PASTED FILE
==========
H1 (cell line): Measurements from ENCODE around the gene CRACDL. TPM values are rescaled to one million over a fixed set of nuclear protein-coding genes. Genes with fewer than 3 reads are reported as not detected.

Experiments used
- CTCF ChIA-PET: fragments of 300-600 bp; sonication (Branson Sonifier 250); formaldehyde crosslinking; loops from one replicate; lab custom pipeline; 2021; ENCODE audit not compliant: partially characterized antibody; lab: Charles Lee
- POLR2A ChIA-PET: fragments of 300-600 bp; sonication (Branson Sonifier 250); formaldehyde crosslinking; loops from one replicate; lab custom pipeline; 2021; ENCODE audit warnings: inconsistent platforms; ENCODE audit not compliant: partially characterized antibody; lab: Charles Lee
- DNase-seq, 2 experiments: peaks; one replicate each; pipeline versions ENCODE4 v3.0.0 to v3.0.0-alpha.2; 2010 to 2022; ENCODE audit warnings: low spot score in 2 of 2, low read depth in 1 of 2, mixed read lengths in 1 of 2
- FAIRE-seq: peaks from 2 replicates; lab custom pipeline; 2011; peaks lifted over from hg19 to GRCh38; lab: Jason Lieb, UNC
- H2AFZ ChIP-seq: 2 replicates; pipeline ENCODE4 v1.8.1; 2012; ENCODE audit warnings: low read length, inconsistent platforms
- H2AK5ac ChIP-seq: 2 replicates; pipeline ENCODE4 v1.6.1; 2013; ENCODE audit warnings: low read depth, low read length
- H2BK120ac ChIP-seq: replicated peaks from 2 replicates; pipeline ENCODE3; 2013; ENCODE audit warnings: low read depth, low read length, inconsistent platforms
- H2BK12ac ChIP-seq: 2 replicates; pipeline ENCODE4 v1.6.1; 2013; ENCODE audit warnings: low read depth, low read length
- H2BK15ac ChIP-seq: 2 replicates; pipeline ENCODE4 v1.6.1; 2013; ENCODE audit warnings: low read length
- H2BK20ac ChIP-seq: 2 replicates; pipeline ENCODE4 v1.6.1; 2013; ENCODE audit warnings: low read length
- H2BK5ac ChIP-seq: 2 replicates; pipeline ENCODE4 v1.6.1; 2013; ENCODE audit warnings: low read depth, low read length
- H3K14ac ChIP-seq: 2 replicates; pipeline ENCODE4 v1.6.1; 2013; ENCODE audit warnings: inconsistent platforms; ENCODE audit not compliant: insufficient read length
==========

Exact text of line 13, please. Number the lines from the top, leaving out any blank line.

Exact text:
- H2BK5ac ChIP-seq: 2 replicates; pipeline ENCODE4 v1.6.1; 2013; ENCODE audit warnings: low read depth, low read length